While there are between three and thirty-six plots depending on your source, and no such thing as a new idea in science fiction… that’s not what this post is about. Those are topics for another day. Possibly.
Instead, consider this: if a One True Science Fiction FAQ existed, it would consist of a single question: “what if?” Of course, this pretty much holds true for all fiction. But there are two particular types of story, common in sf, that “what if?” inexorably leads to: the thought experiment and the cautionary tale. (Which is not to say that a story can’t be both types.)
The author posits a situation – an invented future, or an invented world – and then tells a story set in it. It might be what will happen, or what has happened. Whichever it is, the author is offering insight into the consequences of the fictionalised situation. The usefulness of that insight depends on whether or not you accept the author’s argument – even if the author’s sensibilities run counter to your own. At the very least, it should provoke thought.
Some people think fiction should be solely for entertainment. It should have no greater ambition than to keep the reader amused. Rubbish. No artform should be just bread and circuses. It needs to engage with the real world, not ignore it. “You watch your X-Factor while we assemble this police state around you.” Why on earth would an author encourage people to turn their backs on what’s happening around them? Good fiction has something to say, whether you agree or not with what is being said.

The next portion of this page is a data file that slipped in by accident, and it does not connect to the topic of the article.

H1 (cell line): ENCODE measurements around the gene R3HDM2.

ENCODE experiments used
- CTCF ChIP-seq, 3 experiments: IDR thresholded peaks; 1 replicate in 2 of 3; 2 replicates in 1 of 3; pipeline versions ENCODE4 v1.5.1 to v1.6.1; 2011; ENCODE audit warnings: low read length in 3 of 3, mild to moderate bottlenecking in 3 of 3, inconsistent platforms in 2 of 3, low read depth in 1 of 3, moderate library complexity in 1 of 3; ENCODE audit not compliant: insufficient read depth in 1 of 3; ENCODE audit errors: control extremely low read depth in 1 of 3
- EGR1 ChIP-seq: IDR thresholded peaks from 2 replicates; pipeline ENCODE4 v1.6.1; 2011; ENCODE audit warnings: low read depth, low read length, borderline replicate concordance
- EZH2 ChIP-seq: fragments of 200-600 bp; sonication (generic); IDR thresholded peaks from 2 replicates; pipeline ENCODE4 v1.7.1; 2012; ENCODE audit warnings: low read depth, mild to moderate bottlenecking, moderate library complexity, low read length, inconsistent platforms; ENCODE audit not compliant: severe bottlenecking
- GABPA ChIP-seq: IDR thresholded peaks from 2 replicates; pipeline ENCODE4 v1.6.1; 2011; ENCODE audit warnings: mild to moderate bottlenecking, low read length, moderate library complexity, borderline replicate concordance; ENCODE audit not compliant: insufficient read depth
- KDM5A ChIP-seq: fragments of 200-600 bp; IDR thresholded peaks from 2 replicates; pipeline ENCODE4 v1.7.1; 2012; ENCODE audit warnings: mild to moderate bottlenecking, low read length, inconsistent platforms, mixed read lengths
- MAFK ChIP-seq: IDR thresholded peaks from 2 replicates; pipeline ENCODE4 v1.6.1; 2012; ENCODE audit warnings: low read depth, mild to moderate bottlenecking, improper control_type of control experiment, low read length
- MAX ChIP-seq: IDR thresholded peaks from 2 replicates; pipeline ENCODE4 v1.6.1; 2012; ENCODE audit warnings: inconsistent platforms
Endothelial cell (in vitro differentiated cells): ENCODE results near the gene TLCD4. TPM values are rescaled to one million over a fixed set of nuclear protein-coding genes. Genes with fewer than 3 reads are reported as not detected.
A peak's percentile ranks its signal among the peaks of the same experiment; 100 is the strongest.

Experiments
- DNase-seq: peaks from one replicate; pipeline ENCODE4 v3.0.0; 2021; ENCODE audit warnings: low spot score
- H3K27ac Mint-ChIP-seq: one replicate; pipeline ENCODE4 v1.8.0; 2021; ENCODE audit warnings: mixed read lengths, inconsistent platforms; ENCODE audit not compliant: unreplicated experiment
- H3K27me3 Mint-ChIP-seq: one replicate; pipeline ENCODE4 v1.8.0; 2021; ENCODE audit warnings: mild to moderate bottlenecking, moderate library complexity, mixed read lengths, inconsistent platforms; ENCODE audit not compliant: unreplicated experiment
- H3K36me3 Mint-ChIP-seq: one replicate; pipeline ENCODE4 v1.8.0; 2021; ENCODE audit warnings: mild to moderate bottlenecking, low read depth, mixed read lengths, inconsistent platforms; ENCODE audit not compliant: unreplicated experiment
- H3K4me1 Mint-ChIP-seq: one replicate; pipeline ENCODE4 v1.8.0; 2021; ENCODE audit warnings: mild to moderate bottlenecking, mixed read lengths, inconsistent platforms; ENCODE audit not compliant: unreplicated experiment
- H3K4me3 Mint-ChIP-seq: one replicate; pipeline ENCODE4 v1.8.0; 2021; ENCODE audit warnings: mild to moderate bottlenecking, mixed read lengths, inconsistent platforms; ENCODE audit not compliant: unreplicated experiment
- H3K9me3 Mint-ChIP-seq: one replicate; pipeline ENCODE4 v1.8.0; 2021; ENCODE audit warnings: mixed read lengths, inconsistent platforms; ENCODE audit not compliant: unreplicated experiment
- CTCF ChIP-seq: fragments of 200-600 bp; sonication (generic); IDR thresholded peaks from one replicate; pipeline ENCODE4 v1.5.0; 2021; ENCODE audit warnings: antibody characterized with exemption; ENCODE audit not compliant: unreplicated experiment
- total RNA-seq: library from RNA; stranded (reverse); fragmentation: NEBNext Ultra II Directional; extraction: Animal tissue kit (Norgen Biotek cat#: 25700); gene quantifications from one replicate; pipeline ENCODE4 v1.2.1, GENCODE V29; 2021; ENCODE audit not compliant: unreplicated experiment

Science fiction, as a genre, was initially created to do more than merely amuse. Hugo Gernsback intended sf to be both didactic and predictive. It’s no longer either of those – which is not necessarily a bad thing. They were limiting. But that doesn’t mean sf readers should privilege escapism over “message stories”. Besides, there’s no such thing as a “message story”. There are stories that engage with the reader qua reader, and stories that don’t. It’s the ambition of fiction to do the former. Yes, entertainment is important, but it shouldn’t be the one and only aim of a piece of fiction.
Yet despite its infrequent moments of outspokenness, sf’s cautionary tales and thought experiments are often taken as nothing more than amusements. And they’re then pillaged for terms to label the very situation they cautioned against. But if readers are unwilling to attach real-world significance to a sf story, then it’s hardly surprising its concerns are only validated after the fact.
Perhaps sf needs an agenda once again. Perhaps the genre needs to shine a brighter light on the real world, and then document what it sees.